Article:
Allen goes on to write that “Between now and next year, Francis will likely make some important personnel moves that may alter the character of the next group he brings together. For one thing, American Cardinal Raymond Burke, who emerged as a leader of the conservative forces during the synod, likely won’t be at the next one because he’s about to be replaced as the head of the Vatican’s highest court. It’s also possible that German Cardinal Gerhard Müller, who was another strong conservative voice in the synod, will no longer be running the Vatican’s top doctrinal office by October 2015. Depending on who takes over, that, too, could alter the chemistry. In general, if the pope’s plan to streamline the Vatican by eliminating or consolidating some its departments is in place, there may be fewer Roman officials in the next synod”.
Burke’s removal has long been known, all that is needed is the official announcement of his appointment. Allen’s point about Cardinal Muller is strange. He has confirmed Muller in his post at the CDF. To then transfer him seems odd. This is not to say that Francis could not change his mind. He could send Muller back to Germany as bishop of Mainz, or perhaps archbishop of Berlin. This would leave a vacancy at CDF. While by no means certain, Archbishop Ladaria Ferrer SJ could take the role as prefect.
Interestingly Allen goes on to note “By the same token, retired German Cardinal Walter Kasper, the chief protagonist of the permissive line on Communion for the divorced and remarried, was at this synod only by special papal invitation, and there’s no guarantee he’ll be back, especially after a sideline controversy over remarks about Africans “not telling us what to do.” For their part, the African bishops were surprised when none of them were named to the drafting committee of the final document, and it’s likely they won’t wait to get to Rome next time before making it clear that they expect a place at the table from the very beginning”.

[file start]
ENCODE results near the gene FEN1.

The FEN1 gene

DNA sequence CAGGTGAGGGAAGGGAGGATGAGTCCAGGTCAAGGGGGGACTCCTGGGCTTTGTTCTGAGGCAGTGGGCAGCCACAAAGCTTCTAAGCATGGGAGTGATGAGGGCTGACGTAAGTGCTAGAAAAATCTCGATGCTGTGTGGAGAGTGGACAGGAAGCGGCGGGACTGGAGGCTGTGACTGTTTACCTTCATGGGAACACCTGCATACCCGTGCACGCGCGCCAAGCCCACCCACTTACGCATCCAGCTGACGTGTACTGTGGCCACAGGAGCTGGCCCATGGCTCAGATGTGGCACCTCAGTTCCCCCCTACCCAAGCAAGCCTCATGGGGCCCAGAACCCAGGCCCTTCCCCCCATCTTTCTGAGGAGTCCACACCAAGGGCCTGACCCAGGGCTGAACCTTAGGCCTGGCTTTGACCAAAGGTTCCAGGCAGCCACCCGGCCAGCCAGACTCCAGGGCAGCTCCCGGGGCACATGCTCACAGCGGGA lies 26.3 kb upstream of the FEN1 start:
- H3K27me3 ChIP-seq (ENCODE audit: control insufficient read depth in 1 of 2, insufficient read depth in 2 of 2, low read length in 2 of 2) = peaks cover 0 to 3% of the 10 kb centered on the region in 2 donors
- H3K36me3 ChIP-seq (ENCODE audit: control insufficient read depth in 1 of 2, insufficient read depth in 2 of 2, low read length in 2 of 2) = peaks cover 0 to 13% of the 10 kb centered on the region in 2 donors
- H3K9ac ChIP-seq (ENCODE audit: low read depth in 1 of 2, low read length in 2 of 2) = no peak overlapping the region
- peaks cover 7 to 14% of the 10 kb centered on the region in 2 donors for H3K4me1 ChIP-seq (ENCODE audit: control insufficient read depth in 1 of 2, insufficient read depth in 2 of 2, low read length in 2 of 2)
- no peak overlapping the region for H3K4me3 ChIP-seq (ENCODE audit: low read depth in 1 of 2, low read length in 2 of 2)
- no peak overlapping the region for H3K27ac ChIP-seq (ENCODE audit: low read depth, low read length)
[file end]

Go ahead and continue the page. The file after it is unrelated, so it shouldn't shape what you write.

The second point Allen makes is that “The 2014 synod marked a big win for transparency. For that, those on the conservative side of its arguments can claim most of the credit. At the beginning, Italian Cardinal Lorenzo Baldisseri, the secretary general of the synod, announced that the texts of bishops’ talks would not be released, and that Vatican spokesmen would provide only generic overviews to the press without citing speakers by name. That led to mounting protests from conservatives, who suspected an effort to mute criticism of the more liberal line held by some of the synod’s key figures. The discontent burst into full public view last Monday, when an interim report contained remarkably positive language on gays, living together outside marriage, and divorce and remarriage. Conservatives objected, and rightly, that the report was taken as the conclusions of the whole synod when not everyone agreed with it”.
The result of this is that “From that point forward, things became steadily more open. Baldisseri was compelled to go along with releasing all the internal reports from the 10 small groups at the synod, and at the end, Francis decided to release not only the synod’s final document, but also the vote totals for each paragraph — and in record time. It seems probable the next synod will be far more transparent from the beginning, because no one will want to go through this again”.